Recently opened in Bangkok, these places offer bread, eclairs, ice creams, and other French delicacies worth stopping by to try.
by Laurence Civil.
Three very different French patisseries have recently opened in Bangkok.
Paul (1st floor Central Embassy, BTS Ploenchit; 02 001 5160) has brought its handcrafted French bread to the Thai capital. “All of our breads are baked in store with a special French flour called T65,” says chef Thanon Pongwichit, Paul’s head bakery chef for Thailand. “We bake four times a day, starting at 4 a.m. with breakfast items, and 11:30 a.m. for sweet items and sandwiches; in the afternoon we bake breads for dinner. Our croissants have a shelf life of four hours, baguettes five. We have quality control of what we serve: when any item looks tired, it comes off the display.”
“Baking is precision rather than speed,” he says, “and strict paperwork is essential to ensure everything is done precisely. Most Thais think croissant is a bread, while it’s actually a flakey viennoisserie, or Vienna-style pastry made with fermented butter. If the right techniques aren’t used, it will be fried rather than baked.”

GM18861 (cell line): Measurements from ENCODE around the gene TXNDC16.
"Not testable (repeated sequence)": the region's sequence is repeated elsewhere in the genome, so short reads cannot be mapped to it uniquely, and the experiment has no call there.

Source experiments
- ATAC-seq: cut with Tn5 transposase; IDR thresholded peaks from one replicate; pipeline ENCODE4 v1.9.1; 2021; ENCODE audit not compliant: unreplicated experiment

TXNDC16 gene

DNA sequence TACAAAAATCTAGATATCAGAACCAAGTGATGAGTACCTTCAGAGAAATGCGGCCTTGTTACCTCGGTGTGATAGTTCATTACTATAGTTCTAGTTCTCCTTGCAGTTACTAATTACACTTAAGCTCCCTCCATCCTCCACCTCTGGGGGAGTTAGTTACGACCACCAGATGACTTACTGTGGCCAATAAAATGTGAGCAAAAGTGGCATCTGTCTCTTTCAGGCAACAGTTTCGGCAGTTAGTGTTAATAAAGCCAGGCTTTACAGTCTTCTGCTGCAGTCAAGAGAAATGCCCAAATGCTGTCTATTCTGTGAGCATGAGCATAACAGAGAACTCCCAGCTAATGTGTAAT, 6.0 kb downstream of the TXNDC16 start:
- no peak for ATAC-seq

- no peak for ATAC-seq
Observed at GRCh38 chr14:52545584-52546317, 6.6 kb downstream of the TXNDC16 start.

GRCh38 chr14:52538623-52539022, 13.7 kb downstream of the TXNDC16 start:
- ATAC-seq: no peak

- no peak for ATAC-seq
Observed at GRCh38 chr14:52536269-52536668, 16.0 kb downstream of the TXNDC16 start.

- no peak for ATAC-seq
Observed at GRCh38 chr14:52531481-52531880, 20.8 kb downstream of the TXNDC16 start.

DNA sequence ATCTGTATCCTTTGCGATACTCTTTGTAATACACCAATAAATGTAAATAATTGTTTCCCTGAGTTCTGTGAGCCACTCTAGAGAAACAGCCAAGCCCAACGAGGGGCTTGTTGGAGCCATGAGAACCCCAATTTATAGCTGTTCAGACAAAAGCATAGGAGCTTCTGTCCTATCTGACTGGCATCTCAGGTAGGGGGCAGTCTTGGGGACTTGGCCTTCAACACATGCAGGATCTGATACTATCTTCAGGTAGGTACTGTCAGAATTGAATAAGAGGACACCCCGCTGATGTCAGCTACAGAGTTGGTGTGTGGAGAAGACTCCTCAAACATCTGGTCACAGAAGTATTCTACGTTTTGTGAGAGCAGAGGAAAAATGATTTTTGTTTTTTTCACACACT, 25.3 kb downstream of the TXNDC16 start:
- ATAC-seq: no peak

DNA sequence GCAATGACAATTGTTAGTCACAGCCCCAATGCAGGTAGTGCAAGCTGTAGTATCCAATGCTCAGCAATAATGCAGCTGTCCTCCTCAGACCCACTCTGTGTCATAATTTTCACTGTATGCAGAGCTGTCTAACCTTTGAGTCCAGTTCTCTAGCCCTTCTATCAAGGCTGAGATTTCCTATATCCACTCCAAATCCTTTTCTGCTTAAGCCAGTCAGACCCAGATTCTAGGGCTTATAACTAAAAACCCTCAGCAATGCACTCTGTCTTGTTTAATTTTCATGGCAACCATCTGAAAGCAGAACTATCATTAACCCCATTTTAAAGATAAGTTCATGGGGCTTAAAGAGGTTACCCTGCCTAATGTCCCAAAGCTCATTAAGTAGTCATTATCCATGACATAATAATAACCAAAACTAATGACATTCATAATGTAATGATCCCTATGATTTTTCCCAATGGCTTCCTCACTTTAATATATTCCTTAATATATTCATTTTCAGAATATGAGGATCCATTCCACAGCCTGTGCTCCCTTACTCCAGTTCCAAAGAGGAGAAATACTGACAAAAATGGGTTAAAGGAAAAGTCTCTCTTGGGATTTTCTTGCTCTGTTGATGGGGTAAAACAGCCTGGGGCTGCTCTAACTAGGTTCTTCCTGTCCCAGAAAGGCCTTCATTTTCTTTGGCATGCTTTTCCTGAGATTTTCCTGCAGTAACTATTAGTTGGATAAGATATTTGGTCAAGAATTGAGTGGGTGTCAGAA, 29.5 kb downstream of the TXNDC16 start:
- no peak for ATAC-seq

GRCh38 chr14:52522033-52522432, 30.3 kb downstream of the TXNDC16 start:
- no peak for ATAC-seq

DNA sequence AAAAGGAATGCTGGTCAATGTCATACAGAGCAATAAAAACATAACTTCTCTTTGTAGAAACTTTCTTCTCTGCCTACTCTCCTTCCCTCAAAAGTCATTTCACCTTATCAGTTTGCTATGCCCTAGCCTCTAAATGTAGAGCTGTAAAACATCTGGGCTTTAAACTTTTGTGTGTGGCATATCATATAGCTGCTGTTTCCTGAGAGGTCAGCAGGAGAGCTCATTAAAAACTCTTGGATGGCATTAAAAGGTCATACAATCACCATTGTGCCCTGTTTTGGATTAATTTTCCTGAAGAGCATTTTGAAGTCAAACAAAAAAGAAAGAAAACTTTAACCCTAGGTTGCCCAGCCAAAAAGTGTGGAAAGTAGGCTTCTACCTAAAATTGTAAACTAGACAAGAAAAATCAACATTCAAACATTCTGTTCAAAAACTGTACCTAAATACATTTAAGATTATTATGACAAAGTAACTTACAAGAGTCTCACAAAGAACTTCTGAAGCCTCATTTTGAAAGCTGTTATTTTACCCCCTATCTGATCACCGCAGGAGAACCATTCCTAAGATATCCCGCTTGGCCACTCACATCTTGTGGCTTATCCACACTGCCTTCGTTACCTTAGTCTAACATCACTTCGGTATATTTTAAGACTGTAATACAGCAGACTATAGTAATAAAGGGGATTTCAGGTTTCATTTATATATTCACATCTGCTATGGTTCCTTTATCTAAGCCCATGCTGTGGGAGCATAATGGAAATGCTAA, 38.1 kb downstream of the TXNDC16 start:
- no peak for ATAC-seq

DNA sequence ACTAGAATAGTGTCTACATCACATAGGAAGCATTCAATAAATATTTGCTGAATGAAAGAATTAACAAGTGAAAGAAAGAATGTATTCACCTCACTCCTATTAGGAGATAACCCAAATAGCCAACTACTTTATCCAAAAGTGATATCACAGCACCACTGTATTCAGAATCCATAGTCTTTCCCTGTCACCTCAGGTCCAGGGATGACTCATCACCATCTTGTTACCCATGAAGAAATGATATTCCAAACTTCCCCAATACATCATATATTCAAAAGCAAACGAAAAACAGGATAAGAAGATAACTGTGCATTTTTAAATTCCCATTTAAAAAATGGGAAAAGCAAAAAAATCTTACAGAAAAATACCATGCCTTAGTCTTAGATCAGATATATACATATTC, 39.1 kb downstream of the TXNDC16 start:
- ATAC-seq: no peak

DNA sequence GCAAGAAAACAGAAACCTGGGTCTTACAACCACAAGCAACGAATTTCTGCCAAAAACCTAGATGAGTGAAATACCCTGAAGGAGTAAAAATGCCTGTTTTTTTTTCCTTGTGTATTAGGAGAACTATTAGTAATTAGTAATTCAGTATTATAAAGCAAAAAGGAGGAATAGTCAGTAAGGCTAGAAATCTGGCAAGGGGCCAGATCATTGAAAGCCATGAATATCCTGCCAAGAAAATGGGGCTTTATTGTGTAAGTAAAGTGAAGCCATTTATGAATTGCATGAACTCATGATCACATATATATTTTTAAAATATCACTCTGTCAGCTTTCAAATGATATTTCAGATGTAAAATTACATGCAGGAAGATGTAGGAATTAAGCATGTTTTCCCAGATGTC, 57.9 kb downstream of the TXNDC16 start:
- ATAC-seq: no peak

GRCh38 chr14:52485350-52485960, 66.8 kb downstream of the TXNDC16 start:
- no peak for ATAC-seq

Auguste Fauchon from Calvados, France, started the business as a fruit and vegetable stall in 1880 in Place de la Madeleine, Paris. Fauchon opened their first outlet at Groove @ Central World, and their second is in Siam Paragon (G Floor Siam Paragon; 02 610 7802). The eclair is Fauchon’s signature pastry and, unique to Thailand, the “Ayutthaya” version is filled with a coconut and lemongrass cream with just a touch of kafir lime juice. “Temperature is critical when making this éclair,” says executive chef Jerome Deconinck, “likewise, the precision required adding the lime juice. The flavor demands intensity but by one drop too much, the cream will separate.”
Ladurée (M floor Siam Paragon; 02 658 9308) is most talked about for their macarons, which are the most expensive in Bangkok. What is overlooked is their tea room, tucked away at the far end of the macaron counter. Its elegantly chic interior is an identical reconstruction of their Salon du The on the Champs-Élysées, Paris. Genteelly sip on their own tea blend, graze on macarons or indulge in an ice cream sundae.
Temptations such as Isfahan (rose ice cream and raspberry sorbet mixed with lychee and raspberry, topped with Chantilly cream and raspberry coulis) and poire maron (chestnut ice cream and pear sorbet combined with Chantilly cream, chestnut, and pear in syrup) are both served in silver bowls.
Welcome to Bangkok chic.